Greg: Yeah!

Melissa: Okay. All right. So what was the moment, Greg, that you knew that you could do anything? For me? It was when I signed the loan for my build-out on my commercial space, and I did it myself, like, I was single. My divorce was final, and I didn't have anybody else doing that. That was all me and working with the bank like a big girl, and I walked out of there and go, 'Okay, if I can do that, I can do anything', because that was a big deal. So tell me about you.

Greg: It's a great question, and I'm trying to think of a time well, I'm trying to think of this all of a sudden time that I could do anything. They're just little pieces along the way. Honestly!

Melissa: Yeah, Yeah!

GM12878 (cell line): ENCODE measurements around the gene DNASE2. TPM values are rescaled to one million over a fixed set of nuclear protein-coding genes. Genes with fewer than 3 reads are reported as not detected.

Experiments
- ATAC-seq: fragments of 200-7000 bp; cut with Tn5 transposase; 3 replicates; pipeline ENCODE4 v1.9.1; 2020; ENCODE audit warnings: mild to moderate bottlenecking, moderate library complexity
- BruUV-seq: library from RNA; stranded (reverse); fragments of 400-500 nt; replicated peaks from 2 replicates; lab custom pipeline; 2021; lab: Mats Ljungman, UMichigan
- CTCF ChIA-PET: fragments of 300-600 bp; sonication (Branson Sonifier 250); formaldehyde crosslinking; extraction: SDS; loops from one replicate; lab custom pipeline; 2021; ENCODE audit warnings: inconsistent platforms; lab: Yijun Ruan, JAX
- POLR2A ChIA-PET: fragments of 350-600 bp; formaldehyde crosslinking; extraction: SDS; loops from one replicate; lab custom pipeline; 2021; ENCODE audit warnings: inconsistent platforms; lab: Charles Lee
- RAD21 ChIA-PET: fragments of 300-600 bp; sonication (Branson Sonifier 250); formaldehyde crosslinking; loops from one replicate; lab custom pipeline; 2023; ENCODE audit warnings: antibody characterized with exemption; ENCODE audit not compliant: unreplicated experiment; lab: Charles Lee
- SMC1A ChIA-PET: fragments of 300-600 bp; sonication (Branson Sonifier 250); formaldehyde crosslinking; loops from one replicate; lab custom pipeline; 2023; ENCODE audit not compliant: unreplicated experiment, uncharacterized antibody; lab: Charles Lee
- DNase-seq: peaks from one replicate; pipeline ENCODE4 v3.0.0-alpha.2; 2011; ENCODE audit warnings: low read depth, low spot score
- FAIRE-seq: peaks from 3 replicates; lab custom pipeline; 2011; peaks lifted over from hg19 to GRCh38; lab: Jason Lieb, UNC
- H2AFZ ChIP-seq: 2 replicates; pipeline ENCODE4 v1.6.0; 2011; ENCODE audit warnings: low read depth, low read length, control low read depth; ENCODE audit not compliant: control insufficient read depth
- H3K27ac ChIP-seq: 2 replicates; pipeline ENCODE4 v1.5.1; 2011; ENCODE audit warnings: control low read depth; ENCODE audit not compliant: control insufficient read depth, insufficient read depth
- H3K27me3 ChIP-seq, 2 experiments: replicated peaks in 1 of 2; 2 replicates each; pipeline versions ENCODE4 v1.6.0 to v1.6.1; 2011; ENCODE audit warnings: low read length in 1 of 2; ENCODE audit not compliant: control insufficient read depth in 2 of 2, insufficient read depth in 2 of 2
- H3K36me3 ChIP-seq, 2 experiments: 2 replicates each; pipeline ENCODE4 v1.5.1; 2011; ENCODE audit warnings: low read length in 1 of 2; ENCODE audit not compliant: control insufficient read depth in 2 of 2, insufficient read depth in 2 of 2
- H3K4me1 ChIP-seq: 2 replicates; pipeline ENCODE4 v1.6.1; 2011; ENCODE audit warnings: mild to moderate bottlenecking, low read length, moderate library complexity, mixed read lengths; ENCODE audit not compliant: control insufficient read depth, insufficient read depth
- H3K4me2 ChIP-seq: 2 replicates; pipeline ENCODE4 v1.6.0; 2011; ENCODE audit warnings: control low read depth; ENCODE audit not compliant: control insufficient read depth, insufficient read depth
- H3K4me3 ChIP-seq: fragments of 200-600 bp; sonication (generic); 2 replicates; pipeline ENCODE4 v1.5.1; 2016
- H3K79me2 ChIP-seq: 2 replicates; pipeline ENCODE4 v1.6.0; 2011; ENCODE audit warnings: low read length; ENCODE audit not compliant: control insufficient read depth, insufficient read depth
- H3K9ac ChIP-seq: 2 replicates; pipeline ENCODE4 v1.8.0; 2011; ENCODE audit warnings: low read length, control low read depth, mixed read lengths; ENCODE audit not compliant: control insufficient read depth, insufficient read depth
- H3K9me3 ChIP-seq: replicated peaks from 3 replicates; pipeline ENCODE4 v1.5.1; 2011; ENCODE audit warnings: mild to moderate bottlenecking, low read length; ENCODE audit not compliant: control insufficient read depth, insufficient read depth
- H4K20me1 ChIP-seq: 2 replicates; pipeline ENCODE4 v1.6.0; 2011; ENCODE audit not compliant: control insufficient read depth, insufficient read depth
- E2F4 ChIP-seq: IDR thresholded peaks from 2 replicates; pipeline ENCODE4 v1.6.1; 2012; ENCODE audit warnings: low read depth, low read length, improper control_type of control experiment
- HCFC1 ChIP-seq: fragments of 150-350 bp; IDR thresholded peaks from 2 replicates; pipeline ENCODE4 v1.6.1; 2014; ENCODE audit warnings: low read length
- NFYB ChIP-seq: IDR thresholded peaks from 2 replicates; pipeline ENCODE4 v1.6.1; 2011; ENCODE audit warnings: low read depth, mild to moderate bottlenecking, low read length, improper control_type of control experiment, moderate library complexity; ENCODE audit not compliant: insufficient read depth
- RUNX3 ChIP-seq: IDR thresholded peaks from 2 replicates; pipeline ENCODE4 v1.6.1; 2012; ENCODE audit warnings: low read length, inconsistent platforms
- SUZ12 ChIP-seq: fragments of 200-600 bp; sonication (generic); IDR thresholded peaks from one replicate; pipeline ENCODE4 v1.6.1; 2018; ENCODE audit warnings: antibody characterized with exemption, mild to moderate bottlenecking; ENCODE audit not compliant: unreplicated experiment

Greg: And for me, a lot of it goes back to my faith. I had no idea as a kid and a young person, I had no idea this is what I'd be doing. Nothing. It's out of the blue. Out of the blue, really! For me, it's got to be a God thing. He put me here, and I just do my best to follow and be obedient and turn things over to him.

Greg: But I remember about 18 years ago, we were struggling, and I just kind of said, 'If this is what you want us to do, send more people'. 20 more people came in within the next three weeks. I'm like, okay, okay. So if he is for me, if he is for me, I just gotta hustle and it'll work out fine. So I think that was probably the first time, and then otherwise just little things you learn along the way.